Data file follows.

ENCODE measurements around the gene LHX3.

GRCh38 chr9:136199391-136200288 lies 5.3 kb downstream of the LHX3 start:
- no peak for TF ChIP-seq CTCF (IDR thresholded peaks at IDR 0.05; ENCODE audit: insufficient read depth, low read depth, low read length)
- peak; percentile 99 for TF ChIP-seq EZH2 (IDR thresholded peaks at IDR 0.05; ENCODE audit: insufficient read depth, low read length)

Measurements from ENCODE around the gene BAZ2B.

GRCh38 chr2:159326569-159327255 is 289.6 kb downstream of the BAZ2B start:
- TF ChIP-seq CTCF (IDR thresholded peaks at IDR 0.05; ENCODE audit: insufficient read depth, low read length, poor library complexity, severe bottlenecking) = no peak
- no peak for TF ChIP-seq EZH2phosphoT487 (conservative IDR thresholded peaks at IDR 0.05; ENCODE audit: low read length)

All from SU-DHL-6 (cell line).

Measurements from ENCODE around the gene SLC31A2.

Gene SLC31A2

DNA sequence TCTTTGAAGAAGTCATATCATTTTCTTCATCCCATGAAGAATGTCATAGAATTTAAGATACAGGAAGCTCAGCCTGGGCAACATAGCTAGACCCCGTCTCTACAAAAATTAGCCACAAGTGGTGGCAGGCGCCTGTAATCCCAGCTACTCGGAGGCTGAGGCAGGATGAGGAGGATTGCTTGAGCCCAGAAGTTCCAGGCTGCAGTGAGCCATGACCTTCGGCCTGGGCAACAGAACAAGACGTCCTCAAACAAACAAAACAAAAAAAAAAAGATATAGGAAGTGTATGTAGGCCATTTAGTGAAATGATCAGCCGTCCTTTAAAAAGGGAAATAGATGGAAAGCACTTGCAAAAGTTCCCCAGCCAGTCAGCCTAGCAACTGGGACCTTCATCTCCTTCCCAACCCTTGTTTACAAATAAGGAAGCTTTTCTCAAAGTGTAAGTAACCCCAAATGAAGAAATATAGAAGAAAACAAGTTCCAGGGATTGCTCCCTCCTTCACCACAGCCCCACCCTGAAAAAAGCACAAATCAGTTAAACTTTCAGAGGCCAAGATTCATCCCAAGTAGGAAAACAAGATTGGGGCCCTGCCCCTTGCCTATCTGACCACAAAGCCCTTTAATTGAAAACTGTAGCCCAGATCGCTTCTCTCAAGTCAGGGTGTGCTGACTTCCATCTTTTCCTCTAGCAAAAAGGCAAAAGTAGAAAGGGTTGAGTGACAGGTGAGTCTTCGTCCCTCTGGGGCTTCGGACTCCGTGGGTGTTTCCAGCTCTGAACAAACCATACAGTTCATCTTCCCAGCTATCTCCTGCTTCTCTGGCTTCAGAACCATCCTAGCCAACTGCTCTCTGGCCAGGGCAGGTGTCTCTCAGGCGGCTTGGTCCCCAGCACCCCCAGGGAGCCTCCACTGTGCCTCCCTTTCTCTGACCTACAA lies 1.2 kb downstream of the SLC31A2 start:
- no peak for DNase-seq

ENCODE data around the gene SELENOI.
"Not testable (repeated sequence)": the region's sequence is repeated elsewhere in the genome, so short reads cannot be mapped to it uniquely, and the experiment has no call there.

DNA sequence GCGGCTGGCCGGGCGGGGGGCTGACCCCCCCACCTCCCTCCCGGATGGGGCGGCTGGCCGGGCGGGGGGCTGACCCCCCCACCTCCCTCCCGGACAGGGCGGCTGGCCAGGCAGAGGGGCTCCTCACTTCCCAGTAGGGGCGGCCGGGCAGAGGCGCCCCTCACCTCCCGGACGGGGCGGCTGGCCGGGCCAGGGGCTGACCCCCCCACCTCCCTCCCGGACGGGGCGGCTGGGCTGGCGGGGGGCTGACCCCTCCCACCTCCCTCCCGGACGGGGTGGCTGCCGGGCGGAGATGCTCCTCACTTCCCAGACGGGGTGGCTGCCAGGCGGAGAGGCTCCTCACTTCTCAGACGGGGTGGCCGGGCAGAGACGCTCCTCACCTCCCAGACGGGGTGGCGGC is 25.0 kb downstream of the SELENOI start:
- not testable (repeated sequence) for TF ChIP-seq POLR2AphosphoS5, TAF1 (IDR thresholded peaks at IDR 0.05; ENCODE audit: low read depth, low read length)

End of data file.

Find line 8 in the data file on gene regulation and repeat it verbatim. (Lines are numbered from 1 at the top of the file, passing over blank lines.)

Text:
- no peak for TF ChIP-seq EZH2phosphoT487 (conservative IDR thresholded peaks at IDR 0.05; ENCODE audit: low read length)